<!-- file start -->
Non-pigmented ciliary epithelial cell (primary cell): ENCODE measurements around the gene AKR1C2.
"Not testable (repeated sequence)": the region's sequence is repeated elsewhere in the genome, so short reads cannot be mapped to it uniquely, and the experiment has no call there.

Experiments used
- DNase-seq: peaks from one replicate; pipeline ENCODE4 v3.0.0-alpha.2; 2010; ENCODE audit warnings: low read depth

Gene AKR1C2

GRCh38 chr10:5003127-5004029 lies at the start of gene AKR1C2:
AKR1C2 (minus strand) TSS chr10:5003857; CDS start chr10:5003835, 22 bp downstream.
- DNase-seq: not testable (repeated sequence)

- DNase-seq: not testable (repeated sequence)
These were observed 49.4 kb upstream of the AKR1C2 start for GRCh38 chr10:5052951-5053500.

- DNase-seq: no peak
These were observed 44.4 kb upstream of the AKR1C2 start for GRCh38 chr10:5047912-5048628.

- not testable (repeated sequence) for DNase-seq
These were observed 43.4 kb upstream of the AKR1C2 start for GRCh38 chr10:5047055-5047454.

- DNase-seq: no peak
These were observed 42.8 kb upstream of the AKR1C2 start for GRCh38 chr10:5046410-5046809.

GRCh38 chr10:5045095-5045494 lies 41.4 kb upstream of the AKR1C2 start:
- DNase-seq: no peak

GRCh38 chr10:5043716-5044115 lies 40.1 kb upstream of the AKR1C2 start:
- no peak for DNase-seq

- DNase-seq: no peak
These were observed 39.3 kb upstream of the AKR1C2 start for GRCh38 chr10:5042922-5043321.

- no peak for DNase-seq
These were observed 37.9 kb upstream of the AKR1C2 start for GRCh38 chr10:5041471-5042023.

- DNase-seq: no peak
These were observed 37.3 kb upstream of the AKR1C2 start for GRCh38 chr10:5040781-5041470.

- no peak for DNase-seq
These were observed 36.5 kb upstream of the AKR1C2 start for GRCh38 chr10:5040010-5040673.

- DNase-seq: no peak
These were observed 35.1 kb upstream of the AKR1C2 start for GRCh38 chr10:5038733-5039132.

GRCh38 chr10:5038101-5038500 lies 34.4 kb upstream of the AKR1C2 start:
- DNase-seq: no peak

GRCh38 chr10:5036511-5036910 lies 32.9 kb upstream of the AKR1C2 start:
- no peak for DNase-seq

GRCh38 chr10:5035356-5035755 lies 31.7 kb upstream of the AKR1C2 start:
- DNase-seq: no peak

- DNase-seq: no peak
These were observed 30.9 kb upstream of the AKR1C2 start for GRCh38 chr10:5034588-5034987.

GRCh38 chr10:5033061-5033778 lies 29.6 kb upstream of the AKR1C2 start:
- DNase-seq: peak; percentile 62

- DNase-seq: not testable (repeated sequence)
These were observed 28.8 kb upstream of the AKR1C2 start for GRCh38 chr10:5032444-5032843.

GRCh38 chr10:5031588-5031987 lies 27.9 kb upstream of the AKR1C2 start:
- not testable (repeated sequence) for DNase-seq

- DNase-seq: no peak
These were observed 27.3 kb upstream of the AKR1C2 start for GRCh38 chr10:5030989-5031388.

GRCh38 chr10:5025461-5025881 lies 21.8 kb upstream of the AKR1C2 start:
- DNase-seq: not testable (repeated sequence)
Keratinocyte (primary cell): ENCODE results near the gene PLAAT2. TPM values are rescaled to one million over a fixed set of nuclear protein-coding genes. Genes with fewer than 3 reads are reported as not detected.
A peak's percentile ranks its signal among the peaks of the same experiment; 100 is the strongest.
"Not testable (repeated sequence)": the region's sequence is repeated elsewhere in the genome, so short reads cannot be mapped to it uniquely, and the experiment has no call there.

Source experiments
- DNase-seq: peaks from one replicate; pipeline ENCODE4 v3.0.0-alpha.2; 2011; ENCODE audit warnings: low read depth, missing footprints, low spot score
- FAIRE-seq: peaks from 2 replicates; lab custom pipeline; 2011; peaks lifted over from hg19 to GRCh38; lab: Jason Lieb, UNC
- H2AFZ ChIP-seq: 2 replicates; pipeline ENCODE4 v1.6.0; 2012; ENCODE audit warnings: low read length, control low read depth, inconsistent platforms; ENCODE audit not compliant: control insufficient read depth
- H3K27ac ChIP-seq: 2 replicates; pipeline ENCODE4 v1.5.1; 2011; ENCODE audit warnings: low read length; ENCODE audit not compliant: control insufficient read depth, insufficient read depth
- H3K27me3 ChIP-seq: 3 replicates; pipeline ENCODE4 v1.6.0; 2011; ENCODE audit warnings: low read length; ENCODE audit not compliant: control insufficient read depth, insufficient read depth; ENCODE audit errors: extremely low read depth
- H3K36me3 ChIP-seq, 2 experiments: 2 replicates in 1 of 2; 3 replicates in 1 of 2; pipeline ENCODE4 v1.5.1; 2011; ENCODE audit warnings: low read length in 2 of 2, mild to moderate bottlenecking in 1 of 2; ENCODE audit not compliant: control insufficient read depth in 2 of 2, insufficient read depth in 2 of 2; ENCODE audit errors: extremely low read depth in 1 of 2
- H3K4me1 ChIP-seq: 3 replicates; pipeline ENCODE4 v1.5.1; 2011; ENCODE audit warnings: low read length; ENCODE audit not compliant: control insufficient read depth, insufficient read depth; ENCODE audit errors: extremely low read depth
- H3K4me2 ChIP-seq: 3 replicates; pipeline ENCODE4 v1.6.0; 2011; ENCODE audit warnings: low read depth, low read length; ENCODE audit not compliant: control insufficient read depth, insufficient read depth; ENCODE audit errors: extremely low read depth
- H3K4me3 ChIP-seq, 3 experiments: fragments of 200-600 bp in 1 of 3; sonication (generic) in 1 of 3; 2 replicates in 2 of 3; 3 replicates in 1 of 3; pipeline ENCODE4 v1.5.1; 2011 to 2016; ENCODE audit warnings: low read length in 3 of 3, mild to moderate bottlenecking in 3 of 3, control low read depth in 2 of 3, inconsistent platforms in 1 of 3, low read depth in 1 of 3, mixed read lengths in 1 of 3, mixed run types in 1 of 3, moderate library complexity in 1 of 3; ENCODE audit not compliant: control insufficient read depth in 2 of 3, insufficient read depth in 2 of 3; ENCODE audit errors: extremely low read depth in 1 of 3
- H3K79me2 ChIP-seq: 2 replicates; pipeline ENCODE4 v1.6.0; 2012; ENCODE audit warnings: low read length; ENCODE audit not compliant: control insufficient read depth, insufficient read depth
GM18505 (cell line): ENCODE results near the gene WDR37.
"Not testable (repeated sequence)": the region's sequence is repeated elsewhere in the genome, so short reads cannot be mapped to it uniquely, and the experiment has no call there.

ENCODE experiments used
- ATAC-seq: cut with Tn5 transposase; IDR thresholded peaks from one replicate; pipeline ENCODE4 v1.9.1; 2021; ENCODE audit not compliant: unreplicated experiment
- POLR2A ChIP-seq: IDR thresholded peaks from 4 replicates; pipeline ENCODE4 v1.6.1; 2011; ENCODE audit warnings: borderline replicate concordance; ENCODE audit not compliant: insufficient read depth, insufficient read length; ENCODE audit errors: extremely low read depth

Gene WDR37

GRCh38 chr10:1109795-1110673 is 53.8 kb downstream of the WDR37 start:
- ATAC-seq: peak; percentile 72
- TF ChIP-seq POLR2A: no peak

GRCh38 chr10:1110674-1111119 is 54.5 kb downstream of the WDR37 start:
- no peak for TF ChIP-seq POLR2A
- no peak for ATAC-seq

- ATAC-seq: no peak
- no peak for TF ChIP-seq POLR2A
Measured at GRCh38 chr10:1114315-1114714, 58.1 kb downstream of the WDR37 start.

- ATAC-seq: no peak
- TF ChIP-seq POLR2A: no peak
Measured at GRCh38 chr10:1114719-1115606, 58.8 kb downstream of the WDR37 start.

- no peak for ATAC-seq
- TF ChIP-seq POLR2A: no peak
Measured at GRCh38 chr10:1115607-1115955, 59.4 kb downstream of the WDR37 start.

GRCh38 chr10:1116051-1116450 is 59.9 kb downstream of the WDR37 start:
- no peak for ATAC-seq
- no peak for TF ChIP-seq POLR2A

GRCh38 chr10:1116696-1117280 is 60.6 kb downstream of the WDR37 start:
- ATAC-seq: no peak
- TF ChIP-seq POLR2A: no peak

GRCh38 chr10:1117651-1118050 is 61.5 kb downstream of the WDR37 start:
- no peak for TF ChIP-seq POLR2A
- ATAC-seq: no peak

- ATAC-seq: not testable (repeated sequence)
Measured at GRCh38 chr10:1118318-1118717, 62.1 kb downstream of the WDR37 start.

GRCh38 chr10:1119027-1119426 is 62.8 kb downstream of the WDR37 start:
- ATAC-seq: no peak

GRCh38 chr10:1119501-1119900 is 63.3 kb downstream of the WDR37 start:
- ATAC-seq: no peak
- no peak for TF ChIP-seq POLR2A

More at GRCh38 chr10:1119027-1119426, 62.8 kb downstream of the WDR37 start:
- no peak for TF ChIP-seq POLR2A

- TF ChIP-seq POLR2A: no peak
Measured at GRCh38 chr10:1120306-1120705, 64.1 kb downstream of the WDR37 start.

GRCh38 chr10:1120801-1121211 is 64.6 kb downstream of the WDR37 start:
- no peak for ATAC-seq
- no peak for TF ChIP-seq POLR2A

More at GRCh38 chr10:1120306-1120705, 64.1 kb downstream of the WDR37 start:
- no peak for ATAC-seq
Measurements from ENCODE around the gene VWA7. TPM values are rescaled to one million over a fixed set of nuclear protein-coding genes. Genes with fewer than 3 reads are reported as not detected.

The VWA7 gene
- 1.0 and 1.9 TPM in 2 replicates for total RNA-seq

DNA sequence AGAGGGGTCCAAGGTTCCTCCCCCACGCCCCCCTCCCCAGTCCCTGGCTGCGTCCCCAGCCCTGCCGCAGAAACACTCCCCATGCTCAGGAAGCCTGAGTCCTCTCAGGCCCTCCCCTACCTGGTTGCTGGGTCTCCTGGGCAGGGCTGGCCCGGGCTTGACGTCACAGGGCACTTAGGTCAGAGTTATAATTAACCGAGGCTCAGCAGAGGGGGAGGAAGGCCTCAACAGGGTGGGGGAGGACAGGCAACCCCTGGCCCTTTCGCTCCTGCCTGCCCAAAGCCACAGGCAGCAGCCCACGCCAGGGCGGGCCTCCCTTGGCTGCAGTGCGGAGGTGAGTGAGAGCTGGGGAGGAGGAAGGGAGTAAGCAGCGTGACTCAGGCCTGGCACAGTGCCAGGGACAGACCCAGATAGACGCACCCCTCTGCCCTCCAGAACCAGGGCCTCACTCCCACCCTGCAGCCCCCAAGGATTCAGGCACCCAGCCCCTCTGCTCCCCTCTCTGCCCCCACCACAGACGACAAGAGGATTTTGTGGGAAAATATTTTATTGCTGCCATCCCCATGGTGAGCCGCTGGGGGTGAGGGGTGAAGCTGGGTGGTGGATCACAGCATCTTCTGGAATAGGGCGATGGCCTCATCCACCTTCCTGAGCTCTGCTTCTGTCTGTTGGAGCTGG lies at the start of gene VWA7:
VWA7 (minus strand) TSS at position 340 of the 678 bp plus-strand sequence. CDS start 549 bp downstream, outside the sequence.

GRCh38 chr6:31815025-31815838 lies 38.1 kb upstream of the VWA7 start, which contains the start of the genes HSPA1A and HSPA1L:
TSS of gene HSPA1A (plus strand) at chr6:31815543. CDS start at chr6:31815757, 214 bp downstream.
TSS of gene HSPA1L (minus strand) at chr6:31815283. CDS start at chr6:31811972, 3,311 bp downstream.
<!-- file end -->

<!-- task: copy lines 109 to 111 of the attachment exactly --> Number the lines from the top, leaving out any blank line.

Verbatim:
Measurements from ENCODE around the gene VWA7. TPM values are rescaled to one million over a fixed set of nuclear protein-coding genes. Genes with fewer than 3 reads are reported as not detected.

The VWA7 gene
- 1.0 and 1.9 TPM in 2 replicates for total RNA-seq